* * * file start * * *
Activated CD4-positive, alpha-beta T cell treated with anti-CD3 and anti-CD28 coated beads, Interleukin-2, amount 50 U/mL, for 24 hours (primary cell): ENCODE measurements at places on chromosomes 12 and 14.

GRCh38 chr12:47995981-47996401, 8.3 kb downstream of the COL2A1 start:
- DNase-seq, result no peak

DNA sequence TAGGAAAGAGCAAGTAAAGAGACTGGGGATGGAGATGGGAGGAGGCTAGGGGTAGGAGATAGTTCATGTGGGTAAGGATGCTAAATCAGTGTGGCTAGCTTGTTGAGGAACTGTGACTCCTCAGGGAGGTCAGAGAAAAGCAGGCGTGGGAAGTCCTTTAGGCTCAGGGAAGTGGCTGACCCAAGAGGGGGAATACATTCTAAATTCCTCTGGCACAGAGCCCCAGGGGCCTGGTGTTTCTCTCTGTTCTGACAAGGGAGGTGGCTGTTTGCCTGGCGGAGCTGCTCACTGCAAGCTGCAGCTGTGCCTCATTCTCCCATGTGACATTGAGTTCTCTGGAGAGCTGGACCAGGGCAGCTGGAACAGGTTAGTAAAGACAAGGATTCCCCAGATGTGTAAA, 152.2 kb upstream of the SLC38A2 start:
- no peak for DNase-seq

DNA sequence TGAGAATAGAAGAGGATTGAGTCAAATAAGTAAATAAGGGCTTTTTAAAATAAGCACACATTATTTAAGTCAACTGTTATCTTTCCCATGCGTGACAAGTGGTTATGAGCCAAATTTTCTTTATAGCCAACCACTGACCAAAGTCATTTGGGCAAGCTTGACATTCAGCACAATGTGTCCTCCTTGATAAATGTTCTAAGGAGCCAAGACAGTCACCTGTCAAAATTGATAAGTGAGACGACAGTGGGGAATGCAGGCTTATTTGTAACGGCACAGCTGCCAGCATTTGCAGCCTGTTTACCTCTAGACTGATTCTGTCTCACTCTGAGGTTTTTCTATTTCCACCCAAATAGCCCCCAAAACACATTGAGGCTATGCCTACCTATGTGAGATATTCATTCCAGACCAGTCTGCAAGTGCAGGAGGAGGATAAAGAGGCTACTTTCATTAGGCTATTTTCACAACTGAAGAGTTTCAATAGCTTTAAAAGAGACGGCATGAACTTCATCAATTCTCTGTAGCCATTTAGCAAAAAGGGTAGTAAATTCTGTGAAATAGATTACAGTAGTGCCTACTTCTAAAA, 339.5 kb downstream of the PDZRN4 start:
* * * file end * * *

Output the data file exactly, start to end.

Activated CD4-positive, alpha-beta T cell treated with anti-CD3 and anti-CD28 coated beads, Interleukin-2, amount 50 U/mL, for 24 hours (primary cell): ENCODE measurements at places on chromosomes 12 and 14.

GRCh38 chr12:47995981-47996401, 8.3 kb downstream of the COL2A1 start:
- DNase-seq, result no peak

DNA sequence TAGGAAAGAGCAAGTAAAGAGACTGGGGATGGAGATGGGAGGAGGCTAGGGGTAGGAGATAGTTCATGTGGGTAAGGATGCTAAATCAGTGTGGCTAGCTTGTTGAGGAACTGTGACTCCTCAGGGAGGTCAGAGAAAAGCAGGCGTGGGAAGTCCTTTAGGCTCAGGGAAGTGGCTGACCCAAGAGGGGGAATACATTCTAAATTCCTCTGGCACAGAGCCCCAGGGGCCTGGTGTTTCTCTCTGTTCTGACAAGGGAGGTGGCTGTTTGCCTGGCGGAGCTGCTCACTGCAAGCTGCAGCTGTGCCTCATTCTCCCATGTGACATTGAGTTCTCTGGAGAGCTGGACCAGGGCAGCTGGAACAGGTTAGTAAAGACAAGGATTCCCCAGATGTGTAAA, 152.2 kb upstream of the SLC38A2 start:
- no peak for DNase-seq

DNA sequence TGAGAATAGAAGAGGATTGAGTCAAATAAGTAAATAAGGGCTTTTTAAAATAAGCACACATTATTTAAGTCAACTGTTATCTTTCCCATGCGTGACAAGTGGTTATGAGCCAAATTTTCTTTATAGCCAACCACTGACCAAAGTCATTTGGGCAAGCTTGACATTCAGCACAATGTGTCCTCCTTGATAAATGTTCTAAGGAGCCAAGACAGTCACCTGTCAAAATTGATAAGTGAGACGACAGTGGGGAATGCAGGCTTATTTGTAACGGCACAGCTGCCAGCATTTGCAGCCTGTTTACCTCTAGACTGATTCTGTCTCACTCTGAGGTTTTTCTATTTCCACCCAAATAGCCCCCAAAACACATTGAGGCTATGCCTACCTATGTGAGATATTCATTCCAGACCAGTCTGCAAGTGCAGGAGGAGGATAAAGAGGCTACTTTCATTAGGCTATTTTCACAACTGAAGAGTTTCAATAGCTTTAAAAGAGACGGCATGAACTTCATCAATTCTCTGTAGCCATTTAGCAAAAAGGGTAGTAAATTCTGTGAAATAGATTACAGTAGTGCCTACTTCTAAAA, 339.5 kb downstream of the PDZRN4 start: